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  97th Air Mobility Wing delivered the largest single-day humanitarian aid delivery since 1998 to Port-au-Prince, Haiti, Dec. 28.
 137,000 pound delivery was made possible by the Denton Program.
 The deliveries made by the U.S. Air Force through the Denton Program are making a measurable difference in the area where the supplies are being delivered.
 
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Altus delivers humanitarian aid to Haiti
ALTUS AIR FORCE BASE, Okla. – Staff Sgt. Brian Derosa, 58th Airlift Squadron loadmaster instructor, directs a K-loader into the back of a C-17 Globemaster III, Dec. 28, 2012. 137,000 pounds of food was transported to Port-au-Prince, Haiti in support of the Denton Amendment, a program that provides relief to Haitian citizens by making the transportation of humanitarian aid possible. The goods transported to Haiti were donated by Operation Ukraine, a nonprofit organization that provides relief to Haitian citizens with food, medicine, and school supplies. (U.S. Air Force photo by Airman 1st Class Levin Boland / Released)
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Altus AFB delivers aid to Haitian children

Posted 12/29/2012   Updated 1/2/2013 Email story   Print story

    


by Senior Airman Kenneth W. Norman
97th Air Mobility Wing Public Affairs


12/29/2012 - ALTUS AIR FORCE BASE, Okla. -- Altus Airmen aboard a C-17 Globemaster III from the 97th Air Mobility Wing delivered the largest single-day humanitarian aid delivery since 1998 to Port-au-Prince, Haiti, Dec. 28,
2012.

Members from the 58th Airlift Squadron, 97th Security Forces Squadron, 97th Logistics Readiness Squadron and 97th Maintenance Directorate all contributed to the 137,000 pound delivery, which was made possible by the Denton Program.

"We offloaded more than 130,000 pounds of food that will be delivered to orphanages in Haiti," said Maj. Jody Turk, 730th Air Mobility Training Squadron assistant director of operations. "There was a lot of planning that went on for this mission and we made it happen. They are probably going to feed about 10,000 children and provide 30,000 meals with this delivery."

The cargo consisted of rice and beans and was organized by Operation Ukraine, which is a nonprofit organization that delivers humanitarian aid to another organization in Haiti who provide food, clothing, medical supplies, and facilities for educational assistance for the underprivileged children and their families in under-developed areas of Haiti.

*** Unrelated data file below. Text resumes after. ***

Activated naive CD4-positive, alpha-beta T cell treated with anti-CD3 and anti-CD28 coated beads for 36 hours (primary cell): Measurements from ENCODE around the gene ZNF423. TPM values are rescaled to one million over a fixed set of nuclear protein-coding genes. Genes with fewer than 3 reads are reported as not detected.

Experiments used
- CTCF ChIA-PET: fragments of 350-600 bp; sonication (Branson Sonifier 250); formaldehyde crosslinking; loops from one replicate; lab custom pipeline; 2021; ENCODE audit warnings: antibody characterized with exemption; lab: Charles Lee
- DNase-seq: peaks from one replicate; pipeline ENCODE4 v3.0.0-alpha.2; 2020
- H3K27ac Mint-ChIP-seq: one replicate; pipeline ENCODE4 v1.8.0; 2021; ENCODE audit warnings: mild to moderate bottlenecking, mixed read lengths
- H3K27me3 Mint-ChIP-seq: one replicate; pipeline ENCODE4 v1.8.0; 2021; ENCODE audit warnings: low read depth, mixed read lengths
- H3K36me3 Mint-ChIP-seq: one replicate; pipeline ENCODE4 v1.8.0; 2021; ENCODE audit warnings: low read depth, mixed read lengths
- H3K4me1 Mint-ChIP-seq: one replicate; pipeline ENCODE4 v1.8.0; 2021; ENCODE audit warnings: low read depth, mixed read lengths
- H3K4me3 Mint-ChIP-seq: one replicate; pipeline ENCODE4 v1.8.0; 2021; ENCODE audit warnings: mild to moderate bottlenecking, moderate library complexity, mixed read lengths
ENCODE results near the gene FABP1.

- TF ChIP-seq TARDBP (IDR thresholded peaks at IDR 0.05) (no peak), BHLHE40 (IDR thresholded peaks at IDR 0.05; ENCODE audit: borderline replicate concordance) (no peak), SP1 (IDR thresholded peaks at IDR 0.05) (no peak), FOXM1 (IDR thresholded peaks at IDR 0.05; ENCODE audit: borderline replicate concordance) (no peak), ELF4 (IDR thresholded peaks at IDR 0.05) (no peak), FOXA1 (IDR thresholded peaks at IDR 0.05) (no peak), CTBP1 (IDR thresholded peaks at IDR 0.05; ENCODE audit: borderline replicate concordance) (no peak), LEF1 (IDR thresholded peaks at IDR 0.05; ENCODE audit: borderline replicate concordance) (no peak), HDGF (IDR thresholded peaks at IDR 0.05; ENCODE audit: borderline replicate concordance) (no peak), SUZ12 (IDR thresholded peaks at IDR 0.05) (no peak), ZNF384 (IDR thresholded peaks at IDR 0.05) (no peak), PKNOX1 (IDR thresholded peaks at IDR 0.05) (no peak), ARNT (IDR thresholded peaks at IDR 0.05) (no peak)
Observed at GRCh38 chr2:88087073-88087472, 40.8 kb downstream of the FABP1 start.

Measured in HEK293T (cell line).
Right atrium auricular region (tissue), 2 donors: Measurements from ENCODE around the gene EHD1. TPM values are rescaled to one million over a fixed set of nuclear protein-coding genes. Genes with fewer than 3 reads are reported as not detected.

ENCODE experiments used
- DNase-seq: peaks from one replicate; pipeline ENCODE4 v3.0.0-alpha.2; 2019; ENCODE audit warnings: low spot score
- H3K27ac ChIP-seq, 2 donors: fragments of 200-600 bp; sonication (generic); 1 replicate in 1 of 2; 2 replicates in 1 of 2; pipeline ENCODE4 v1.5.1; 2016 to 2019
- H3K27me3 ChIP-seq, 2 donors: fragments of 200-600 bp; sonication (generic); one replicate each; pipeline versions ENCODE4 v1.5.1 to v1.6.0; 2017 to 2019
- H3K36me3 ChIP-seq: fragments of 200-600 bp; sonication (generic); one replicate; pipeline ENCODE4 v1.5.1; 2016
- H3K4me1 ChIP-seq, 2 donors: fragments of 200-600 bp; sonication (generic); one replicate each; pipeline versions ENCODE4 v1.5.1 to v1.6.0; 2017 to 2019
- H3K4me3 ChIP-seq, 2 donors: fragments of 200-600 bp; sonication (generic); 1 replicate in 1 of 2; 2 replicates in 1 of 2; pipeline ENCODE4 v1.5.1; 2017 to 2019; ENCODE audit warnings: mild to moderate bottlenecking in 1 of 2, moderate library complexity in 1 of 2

"Our U.S. Air Force is number one," said Kathy Cadden, Operation Ukraine founder and president. "Without the U.S. Air Force there would have been thousands of kids that would have died. We feed anywhere from 8,500 to 10,000 children a month and that would not be possible without the Denton Program."

Operation Ukraine uses the Denton Program to send aid to Mission Lifeline in Haiti to avoid goods being stolen when delivered personally.

"The Denton Program is wonderful," Cadden said. "The aid arrives and the U.S. Embassy sends someone out to the air base, we unload the plane, we load it in the trucks and are on our way, nothing gets stolen. It is the most efficient way to get supplies into Haiti."

The deliveries made by the U.S. Air Force through the Denton Program are making a measurable difference in the area where the supplies are being delivered.

"We are touching lives and making a difference," Cadden said. "The death rate of the children has gone down 75 percent in the area where this food is going, which is tremendous because about one-fourth to one-half of children die before they reach the age of five."

"The educational rate has gone up about 80 percent in the area where the food is being delivered," Cadden continued. "The Denton program has saved lives and is improving the quality of education in Haiti."

The delivery of 137,000 pounds of food is worth about $85,000. It will only last a month because Mission Lifeline feeds more than 8,000 children per month.

"It feels great," said Tech. Sgt. Nathan Griesinger, 58th AS loadmaster instructor. "I was able to volunteer and had some time away from the office to come out here and help these folks. It's a great feeling to know that so many people are going to be helped from a small effort on my part."



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